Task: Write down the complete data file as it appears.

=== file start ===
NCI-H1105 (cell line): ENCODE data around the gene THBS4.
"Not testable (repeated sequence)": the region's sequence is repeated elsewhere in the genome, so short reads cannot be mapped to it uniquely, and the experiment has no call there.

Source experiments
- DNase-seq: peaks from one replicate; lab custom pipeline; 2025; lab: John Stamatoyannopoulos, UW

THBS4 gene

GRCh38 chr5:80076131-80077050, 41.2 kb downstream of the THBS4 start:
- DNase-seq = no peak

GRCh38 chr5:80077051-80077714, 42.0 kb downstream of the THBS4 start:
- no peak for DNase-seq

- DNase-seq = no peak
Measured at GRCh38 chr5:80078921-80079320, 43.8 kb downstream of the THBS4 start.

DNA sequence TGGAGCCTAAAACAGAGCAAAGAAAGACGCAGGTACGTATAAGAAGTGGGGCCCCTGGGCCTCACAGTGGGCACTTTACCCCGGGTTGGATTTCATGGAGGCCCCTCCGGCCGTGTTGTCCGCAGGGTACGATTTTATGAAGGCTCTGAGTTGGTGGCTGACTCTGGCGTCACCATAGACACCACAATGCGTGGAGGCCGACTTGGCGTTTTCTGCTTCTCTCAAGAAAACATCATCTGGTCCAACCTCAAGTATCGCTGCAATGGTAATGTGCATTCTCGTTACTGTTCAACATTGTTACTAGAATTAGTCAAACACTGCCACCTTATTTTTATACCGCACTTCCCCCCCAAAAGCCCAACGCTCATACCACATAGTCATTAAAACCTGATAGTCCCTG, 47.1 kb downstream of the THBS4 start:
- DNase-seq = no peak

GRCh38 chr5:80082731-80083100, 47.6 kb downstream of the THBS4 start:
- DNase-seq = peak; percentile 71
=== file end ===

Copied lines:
NCI-H1105 (cell line): ENCODE data around the gene THBS4.
"Not testable (repeated sequence)": the region's sequence is repeated elsewhere in the genome, so short reads cannot be mapped to it uniquely, and the experiment has no call there.

Source experiments
- DNase-seq: peaks from one replicate; lab custom pipeline; 2025; lab: John Stamatoyannopoulos, UW

THBS4 gene

GRCh38 chr5:80076131-80077050, 41.2 kb downstream of the THBS4 start:
- DNase-seq = no peak

GRCh38 chr5:80077051-80077714, 42.0 kb downstream of the THBS4 start:
- no peak for DNase-seq

- DNase-seq = no peak
Measured at GRCh38 chr5:80078921-80079320, 43.8 kb downstream of the THBS4 start.

DNA sequence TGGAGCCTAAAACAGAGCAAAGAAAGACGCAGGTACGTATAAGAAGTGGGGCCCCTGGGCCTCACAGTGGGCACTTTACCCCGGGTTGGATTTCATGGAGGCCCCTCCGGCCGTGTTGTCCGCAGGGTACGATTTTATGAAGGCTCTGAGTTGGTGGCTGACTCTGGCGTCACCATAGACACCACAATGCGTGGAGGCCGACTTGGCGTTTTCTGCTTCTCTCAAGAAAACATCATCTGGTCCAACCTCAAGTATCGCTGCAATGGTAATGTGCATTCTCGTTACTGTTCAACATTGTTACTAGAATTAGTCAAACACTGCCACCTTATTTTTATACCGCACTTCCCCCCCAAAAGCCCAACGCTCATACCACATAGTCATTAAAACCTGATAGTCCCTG, 47.1 kb downstream of the THBS4 start:
- DNase-seq = no peak

GRCh38 chr5:80082731-80083100, 47.6 kb downstream of the THBS4 start:
- DNase-seq = peak; percentile 71